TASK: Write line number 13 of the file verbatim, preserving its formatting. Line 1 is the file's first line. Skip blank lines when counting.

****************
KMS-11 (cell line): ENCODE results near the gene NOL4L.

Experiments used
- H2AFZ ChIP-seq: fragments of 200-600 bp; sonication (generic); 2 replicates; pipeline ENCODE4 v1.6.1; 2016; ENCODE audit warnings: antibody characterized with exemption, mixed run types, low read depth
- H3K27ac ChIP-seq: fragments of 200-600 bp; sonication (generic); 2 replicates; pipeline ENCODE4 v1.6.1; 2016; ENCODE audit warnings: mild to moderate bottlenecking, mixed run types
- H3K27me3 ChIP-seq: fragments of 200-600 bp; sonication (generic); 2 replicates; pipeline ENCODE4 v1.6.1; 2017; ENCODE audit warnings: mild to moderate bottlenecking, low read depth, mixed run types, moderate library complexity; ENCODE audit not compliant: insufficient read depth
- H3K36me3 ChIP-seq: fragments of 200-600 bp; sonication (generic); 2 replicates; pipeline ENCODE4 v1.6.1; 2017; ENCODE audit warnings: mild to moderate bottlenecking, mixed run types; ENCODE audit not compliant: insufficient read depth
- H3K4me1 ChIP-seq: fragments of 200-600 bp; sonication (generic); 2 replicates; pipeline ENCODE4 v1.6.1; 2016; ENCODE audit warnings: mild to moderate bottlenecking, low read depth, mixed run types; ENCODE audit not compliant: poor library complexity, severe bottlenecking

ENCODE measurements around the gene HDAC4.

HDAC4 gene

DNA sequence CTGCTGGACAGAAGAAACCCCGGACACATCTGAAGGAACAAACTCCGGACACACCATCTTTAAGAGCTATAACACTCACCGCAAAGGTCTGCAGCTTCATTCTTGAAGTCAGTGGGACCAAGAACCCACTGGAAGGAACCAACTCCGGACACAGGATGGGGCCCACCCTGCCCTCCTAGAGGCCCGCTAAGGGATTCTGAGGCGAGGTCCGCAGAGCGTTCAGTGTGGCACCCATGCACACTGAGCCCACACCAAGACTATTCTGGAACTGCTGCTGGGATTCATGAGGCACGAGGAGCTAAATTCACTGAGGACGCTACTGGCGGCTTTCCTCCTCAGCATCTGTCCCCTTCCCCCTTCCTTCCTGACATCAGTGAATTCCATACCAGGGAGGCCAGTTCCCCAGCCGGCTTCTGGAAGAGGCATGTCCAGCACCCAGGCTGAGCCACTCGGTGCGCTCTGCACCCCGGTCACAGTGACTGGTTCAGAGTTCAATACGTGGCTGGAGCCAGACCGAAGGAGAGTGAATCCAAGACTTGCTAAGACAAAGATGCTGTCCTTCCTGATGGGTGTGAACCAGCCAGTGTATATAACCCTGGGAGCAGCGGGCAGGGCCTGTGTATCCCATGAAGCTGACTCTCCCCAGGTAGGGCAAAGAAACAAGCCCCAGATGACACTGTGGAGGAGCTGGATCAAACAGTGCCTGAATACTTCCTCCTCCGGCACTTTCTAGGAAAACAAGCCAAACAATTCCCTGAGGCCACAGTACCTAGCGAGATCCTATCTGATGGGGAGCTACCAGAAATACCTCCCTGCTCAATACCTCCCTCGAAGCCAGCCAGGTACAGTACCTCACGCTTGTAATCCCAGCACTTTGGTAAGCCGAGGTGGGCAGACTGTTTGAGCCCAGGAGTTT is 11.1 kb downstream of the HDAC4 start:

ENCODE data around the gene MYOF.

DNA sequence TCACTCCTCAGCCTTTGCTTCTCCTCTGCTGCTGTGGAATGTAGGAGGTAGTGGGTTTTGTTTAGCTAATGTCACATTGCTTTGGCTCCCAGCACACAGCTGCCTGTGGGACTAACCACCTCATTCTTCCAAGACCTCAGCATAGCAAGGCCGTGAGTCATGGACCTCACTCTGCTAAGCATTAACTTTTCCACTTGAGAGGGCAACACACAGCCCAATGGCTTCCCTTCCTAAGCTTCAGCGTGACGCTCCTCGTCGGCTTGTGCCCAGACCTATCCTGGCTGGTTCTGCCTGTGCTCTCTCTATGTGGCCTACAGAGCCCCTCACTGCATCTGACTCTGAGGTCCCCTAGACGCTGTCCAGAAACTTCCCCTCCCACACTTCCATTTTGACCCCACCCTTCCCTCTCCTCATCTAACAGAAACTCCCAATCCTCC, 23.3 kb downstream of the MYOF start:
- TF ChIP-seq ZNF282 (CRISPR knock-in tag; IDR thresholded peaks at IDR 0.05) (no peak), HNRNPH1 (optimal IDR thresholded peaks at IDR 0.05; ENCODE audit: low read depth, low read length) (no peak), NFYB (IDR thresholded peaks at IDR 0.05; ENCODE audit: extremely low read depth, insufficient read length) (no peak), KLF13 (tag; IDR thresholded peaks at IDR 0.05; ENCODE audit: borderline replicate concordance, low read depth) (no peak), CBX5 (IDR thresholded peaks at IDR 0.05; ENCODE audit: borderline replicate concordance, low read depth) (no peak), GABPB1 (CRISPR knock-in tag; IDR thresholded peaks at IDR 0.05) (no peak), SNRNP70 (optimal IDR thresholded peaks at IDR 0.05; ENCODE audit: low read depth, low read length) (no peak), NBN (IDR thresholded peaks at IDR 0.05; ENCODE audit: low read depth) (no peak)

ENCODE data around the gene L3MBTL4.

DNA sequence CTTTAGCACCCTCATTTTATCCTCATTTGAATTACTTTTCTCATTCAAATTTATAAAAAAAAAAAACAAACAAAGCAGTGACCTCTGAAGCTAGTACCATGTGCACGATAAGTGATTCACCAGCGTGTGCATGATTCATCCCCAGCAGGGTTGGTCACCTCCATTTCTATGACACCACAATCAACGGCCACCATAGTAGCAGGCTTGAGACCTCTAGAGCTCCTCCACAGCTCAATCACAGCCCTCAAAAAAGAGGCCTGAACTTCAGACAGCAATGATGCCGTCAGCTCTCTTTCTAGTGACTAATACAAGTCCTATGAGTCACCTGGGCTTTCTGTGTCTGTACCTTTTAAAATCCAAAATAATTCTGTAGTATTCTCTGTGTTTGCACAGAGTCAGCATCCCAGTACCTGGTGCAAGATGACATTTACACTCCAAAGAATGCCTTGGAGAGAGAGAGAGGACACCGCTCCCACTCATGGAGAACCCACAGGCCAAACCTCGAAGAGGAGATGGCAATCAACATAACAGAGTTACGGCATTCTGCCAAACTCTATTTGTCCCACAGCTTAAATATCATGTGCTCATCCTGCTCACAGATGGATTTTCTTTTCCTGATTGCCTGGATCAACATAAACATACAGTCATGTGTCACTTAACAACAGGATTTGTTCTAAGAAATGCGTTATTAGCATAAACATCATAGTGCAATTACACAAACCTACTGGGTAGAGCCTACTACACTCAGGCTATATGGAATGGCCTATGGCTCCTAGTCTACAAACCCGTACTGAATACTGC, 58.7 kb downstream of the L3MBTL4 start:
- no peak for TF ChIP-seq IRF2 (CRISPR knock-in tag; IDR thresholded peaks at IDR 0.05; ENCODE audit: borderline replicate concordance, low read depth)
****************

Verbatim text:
- TF ChIP-seq ZNF282 (CRISPR knock-in tag; IDR thresholded peaks at IDR 0.05) (no peak), HNRNPH1 (optimal IDR thresholded peaks at IDR 0.05; ENCODE audit: low read depth, low read length) (no peak), NFYB (IDR thresholded peaks at IDR 0.05; ENCODE audit: extremely low read depth, insufficient read length) (no peak), KLF13 (tag; IDR thresholded peaks at IDR 0.05; ENCODE audit: borderline replicate concordance, low read depth) (no peak), CBX5 (IDR thresholded peaks at IDR 0.05; ENCODE audit: borderline replicate concordance, low read depth) (no peak), GABPB1 (CRISPR knock-in tag; IDR thresholded peaks at IDR 0.05) (no peak), SNRNP70 (optimal IDR thresholded peaks at IDR 0.05; ENCODE audit: low read depth, low read length) (no peak), NBN (IDR thresholded peaks at IDR 0.05; ENCODE audit: low read depth) (no peak)